But something happened. Or, to put it more accurately, not much happened. Independent contractors geared up for battle, but few battles broke out. Independents interviewed by The News for the most part haven’t changed the way they do business. These contractors point to an emphasis on customer service — and the loss of the local, personal touch by consolidated contractors — as integral to their success.
Back in September of 1998, The News visited St. Louis to profile Welsch Heating & Cooling, Inc., and Jerry Kelly Heating & Air Conditioning. At the time, both contractors said they were comfortable with their own businesses and had no desire to join up with a consolidator.
Two years later, their attitudes haven’t changed. Each has a successful, thriving business that is a fixture in its community. Neither man thinks consolidation would have done anything to improve on that. (For profiles on independent contractors, see pages 18-22.)
Declaration of IndependenceIn 1998, Steve Miles, general manager of Jerry Kelly Heating & Air Conditioning, said, “What they [consolidators] wanted to give us for the business and the stock purchases, we could make up in sales without being beholden to a corporate office.”
Today, Miles says pretty much the same thing: “Most contractors are on their own because they don’t like corporate culture — ‘big business.’
“St. Louis is a very conservative community,” he added. “Most relationships, including business relationships, are based on the people you know. The first consolidator in St. Louis already had a reputation, and it wasn’t a good one. This may have tainted the others by association.”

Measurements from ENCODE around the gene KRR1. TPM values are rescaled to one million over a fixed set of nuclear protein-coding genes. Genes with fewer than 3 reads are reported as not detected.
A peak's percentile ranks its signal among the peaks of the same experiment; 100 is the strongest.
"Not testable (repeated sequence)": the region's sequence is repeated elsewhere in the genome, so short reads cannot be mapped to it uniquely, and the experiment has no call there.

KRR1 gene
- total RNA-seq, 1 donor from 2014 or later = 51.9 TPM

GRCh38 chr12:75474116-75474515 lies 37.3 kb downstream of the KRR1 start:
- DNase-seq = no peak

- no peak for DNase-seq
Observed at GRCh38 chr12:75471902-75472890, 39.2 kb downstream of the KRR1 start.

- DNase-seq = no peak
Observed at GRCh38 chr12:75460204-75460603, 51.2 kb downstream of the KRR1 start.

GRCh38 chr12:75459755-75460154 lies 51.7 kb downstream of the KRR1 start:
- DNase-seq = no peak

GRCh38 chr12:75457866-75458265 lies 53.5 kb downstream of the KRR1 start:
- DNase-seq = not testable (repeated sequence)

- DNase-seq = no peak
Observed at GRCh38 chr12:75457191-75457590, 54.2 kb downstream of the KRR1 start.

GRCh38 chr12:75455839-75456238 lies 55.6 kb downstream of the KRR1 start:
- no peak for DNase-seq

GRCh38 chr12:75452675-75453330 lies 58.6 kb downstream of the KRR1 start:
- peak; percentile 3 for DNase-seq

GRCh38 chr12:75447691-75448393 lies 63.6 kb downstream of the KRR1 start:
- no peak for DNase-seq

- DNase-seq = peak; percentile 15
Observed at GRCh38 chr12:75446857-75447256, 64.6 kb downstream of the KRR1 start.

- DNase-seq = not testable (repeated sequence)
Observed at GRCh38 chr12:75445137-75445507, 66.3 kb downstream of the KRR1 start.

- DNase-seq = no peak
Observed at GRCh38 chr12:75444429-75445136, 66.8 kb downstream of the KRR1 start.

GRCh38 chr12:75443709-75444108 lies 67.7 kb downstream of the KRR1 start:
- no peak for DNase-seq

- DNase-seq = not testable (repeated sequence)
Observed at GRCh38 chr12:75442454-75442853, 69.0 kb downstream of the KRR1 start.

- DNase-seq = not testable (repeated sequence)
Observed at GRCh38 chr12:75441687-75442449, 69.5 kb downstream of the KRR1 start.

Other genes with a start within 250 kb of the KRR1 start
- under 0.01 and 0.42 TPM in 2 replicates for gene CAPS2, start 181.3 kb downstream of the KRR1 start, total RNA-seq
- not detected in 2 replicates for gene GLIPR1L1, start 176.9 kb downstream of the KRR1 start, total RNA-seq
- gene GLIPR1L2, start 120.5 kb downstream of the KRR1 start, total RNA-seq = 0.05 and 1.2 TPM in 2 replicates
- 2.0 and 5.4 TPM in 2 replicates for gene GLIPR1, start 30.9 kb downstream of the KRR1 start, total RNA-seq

Butch Welsch, owner of Welsch Heating & Cooling, echoed Miles’ opinion. “For whatever reasons, the experience in St. Louis is that locally owned and operated firms are preferred by the public,” he said.
“For example, we have no national grocery chains, nor virtually any national home building companies. Apparently consolidators may have examined this situation and determined that St. Louis may be a market to stay away from.”
In Pittsburgh, the coming of ARS and Service Experts may have caused a few temporary ripples in the local hvacr community, but it had little or no effect on the older, established union contractors.
“Pittsburgh is a strong union town, which may have prevented some consolidators from coming here,” said Q-Dot Inc.’s general manager, Kevin Whalen. “The unions are also growing, and taking the available talent pool from non-union shops.”
But Whalen said it isn’t just the union presence that has kept the consolidators relatively quiet.
“They [consolidators] just haven’t made an impact in Pitts-burgh,” he added. “There is still a big entrepreneurial spirit here, and owners just don’t like the idea of answering to someone else.”
In the case of St. Louis, strong community ties and personal relationships have deadened the blow of consolidation in the region. In Pittsburgh, the union atmosphere and the thin talent pool have kept consolidators from expanding further, according to Whalen.
“They acquired some first-string entrepreneurs and put them into management,” he stated. “But they just don’t have any strong team to back them up.”
As competition between consolidators and independents plays out over the top-100 metropolitan U.S. markets, the issue of consolidation will vary in importance. Not every community reflects the business atmosphere of St. Louis and Pittsburgh, but chances are consolidators (or operating companies, as they now like to be referred to) will gladly blend into the local landscape and forge ahead.
Independents and consolidators alike now seem to be focused on internal growth, rather than what the other guy is doing.
Publication date: 09/25/2000